In this thesis, two distributed algorithms for the construction of load balanced routing trees in wireless sensor networks are proposed. In such networks load balanced data routing and aggregation can considerably decrease uneven energy consumption among sensor nodes and prolong network lifetime. The proposed algorithms achieve load balancing by adjusting the number of children among parents as much as possible. The solution is based on game theoretical approach, where child adjustment is considered as a game between parents and child nodes, in which parents arc cooperative and children are selfish players. The gained utility by each node is determined through utility functions defined per role. Utility functions determine the behavior of nodes in each role. At the game termination, each individual node gains the maximum benefit based on its utility function, and the network reaches the global goal of forming the balanced tree. The proposed methods are called Utility Driven Balanced Communication (UDBC) algorithm which is designed for homogenous environment, where all nodes are assumed to produce equal amount of information, and Heterogenous Balanced Data Routing (HBDR) algorithm which is proposed for heterogenous environment, where different applications use different aggregation functions, and nodes can be vary in terms of the amount of produced information, energy levels, data transmission rate and available of the amount of produced information, energy levels, data transmission rate and available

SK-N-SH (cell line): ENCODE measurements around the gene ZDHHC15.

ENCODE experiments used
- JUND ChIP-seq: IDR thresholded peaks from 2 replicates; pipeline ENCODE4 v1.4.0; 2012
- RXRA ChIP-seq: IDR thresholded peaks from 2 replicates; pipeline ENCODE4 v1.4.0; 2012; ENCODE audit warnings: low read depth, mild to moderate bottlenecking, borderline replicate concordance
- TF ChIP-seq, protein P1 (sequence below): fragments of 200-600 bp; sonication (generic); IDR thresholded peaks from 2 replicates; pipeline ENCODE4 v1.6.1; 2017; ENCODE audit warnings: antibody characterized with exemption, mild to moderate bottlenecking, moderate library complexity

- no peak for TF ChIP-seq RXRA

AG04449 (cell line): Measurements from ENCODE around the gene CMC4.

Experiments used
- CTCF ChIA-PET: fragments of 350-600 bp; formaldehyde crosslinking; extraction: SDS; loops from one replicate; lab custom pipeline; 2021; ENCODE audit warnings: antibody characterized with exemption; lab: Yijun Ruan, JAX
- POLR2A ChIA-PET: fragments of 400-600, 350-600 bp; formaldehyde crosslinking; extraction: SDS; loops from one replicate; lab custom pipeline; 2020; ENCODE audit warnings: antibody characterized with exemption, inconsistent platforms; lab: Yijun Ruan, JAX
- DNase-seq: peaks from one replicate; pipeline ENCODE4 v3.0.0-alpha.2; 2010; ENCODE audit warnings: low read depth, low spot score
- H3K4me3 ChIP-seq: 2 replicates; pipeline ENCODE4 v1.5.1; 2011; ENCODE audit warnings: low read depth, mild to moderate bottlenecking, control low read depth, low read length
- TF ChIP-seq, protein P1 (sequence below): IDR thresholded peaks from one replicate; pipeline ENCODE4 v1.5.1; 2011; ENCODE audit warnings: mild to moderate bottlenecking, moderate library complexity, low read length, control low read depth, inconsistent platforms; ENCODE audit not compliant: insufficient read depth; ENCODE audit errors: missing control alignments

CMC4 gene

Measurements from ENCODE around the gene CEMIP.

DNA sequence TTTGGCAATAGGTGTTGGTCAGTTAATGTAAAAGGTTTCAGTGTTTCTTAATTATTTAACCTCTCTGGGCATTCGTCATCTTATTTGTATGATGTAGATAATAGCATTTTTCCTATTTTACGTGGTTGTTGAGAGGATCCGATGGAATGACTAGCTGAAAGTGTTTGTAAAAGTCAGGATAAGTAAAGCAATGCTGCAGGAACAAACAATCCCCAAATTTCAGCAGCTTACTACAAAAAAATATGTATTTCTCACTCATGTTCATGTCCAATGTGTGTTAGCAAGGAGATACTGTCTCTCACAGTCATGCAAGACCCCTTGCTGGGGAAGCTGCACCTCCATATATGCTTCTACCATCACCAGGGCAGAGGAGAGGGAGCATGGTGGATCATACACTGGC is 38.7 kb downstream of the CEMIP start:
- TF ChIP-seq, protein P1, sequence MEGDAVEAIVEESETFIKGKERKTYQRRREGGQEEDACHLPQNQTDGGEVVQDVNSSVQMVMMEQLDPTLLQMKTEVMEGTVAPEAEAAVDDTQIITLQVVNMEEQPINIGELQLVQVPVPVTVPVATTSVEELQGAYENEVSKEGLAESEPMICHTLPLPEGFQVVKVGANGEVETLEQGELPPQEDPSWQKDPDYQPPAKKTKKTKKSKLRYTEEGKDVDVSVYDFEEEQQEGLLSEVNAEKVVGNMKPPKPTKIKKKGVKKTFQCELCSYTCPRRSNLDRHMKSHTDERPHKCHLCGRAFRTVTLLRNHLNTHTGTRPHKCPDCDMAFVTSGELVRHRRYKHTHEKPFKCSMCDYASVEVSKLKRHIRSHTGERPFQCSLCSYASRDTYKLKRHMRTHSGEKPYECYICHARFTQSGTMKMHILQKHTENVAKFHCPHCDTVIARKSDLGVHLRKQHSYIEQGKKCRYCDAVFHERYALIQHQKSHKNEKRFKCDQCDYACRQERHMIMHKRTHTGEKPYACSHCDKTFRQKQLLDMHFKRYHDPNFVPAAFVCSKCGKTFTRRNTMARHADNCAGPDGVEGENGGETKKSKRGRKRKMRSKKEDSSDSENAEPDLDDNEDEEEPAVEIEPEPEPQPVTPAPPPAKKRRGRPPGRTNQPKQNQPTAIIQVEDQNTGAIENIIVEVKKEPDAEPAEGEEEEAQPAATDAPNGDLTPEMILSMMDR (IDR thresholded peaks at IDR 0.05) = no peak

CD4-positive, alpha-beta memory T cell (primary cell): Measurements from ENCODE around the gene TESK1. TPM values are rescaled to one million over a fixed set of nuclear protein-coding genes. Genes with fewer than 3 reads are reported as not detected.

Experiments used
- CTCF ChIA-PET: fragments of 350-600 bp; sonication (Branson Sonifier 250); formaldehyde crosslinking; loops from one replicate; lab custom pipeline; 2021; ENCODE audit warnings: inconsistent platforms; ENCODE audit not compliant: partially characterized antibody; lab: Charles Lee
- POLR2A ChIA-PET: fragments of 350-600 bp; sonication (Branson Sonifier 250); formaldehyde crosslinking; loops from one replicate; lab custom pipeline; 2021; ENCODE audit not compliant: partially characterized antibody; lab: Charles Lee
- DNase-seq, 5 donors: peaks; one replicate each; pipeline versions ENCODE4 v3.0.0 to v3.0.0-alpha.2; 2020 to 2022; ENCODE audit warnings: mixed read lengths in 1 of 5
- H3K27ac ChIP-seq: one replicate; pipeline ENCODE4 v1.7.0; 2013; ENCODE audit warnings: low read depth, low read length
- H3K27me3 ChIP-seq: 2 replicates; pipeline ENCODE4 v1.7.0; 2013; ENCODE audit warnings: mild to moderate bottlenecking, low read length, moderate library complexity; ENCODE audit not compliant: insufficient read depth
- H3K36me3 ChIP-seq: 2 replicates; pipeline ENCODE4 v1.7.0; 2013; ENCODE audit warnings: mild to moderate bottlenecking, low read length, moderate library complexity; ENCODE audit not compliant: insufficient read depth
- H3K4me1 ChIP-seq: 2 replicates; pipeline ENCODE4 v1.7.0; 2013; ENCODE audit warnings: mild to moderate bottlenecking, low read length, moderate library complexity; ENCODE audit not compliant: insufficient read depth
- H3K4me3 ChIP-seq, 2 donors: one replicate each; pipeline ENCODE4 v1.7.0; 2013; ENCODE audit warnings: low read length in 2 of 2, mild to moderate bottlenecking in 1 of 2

bandwidth for transmission. The advantage of this work over similar work in the literature is the construction of more balanced trees which results in prolonging network lifetime, with the capability of adaption according to specific application needs for sensitivity to delay and reliability of data delivery.